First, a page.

HONG KONG, China (CNN) -- Health officials studying how Severe Acute Respiratory Syndrome (SARS) virus is spread say they believe the disease is not transmitted in water or in the air, but could be spread by contact with a contaminated toilet seat.
But the World Health Organization believes the "major" way that SARS is spread is person-to-person contact -- for example, by speaking or coughing, a spokesman said.
On Thursday, Hong Kong's health ministry reported four more people have died from the disease bringing the total deaths there to 65. The ministry's latest SARS case count stands at 1,297 with 29 newly diagnosed patients.
Over one-quarter of the first several hundred Hong Kong cases appeared in the Amoy Gardens housing complex, causing health officials to remove residents until more was known about the disease.
Hong Kong Health Secretary Dr. Yeoh Eng-kiong said a SARS patient had visited the most affected block of that complex, Block E, on two separate occasions in March, using a toilet there.
"He might have infected other residents in Block E," Yeoh said.
The health secretary said the housing complex had been cleaned and disinfected "very thoroughly" and officials did not foresee any problems "for residents returning to their homes."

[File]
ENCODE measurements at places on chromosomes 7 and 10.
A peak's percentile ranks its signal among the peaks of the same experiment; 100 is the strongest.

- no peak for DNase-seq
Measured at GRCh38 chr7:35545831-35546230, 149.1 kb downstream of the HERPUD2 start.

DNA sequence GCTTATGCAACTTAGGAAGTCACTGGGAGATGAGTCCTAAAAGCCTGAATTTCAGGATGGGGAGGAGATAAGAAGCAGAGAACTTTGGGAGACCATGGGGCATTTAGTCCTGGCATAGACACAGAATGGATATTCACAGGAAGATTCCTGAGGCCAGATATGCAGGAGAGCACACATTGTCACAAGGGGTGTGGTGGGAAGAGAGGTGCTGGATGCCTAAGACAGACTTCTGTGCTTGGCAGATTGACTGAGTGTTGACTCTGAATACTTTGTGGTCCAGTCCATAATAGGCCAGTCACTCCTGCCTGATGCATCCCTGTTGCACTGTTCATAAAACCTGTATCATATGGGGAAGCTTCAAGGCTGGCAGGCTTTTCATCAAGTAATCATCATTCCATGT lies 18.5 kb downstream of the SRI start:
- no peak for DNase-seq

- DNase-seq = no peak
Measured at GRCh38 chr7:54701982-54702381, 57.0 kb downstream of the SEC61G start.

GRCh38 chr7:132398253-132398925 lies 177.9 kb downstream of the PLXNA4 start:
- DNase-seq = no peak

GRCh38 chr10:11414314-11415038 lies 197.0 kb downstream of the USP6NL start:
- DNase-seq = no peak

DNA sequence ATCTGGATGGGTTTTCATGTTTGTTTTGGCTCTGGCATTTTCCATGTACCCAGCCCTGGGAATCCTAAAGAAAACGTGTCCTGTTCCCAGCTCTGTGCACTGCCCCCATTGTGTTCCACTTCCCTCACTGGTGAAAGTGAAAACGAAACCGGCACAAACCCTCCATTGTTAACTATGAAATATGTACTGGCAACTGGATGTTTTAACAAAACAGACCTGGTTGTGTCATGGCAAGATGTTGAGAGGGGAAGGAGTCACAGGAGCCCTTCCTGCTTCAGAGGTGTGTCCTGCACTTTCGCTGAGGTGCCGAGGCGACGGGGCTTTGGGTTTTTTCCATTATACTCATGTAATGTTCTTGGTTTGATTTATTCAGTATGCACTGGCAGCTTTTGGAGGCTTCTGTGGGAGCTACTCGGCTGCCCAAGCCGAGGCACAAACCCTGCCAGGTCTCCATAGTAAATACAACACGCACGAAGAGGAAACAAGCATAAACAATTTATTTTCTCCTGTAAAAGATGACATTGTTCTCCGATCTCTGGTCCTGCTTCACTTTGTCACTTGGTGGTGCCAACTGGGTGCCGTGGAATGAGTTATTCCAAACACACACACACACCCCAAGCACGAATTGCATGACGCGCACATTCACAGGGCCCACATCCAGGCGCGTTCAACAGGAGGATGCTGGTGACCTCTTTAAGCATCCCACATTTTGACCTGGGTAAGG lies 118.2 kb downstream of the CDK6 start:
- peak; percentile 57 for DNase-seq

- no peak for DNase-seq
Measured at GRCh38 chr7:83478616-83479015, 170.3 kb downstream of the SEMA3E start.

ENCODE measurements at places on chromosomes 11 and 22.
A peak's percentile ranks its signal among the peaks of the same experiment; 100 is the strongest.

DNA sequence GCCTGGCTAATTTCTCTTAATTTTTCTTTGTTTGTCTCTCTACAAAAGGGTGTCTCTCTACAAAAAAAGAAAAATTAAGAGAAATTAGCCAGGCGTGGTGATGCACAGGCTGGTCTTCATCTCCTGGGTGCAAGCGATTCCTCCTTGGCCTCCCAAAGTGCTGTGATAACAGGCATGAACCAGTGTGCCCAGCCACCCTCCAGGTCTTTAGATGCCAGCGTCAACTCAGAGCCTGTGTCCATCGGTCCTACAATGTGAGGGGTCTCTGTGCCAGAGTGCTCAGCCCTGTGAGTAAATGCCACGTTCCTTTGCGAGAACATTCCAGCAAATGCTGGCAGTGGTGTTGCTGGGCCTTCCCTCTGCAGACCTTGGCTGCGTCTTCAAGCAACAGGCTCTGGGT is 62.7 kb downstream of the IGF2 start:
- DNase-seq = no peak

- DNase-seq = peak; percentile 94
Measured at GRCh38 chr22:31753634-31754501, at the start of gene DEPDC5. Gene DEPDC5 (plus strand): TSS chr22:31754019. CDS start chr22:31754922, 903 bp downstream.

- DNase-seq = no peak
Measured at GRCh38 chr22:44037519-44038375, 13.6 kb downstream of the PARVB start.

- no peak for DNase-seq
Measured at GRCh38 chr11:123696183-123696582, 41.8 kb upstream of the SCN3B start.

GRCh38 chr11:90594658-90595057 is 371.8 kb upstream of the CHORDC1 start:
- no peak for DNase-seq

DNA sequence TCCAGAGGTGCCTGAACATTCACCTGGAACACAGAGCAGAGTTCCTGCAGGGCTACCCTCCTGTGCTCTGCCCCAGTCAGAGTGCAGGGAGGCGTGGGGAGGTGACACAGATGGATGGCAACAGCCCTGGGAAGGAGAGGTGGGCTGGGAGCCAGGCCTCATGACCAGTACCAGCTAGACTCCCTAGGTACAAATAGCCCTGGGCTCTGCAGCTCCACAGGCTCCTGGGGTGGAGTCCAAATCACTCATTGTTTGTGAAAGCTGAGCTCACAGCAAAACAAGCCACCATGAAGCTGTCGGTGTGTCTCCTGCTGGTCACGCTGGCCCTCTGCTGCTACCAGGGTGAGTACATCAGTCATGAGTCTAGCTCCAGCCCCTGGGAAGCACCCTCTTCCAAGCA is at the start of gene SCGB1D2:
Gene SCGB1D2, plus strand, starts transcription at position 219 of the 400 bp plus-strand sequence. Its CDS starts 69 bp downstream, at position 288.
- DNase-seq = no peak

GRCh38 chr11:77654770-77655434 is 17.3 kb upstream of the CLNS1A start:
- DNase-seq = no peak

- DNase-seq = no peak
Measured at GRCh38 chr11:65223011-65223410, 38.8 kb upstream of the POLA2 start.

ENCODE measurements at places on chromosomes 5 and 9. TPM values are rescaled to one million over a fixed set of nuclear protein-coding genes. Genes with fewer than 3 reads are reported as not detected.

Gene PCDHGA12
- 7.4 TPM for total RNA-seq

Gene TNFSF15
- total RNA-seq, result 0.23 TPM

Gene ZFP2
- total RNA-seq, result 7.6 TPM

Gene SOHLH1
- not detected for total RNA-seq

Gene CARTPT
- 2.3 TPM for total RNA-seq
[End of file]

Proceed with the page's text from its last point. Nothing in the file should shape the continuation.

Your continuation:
Health officials arrived at their conclusions through laboratory tests and studying outbreak patterns, Yeoh said.
Meanwhile, outgoing Hong Kong airport passengers wearing face masks were submitted to body temperature checks, part of a new proactive approach to SARS announced by the governor Wednesday.
Hong Kong Chief Executive Tung Chee Hwa said those checks will be extended to incoming passengers next week.
On Wednesday, the WHO said SARS had claimed 159 lives with 3,293 reported cases in 24 countries and territories.
The WHO also says the virus which cause SARS comes from the same group that causes the common cold but it has never before been seen in humans.
Confirming this knowledge is regarded as a key step in the hunt for a cure and possible vaccine against the disease.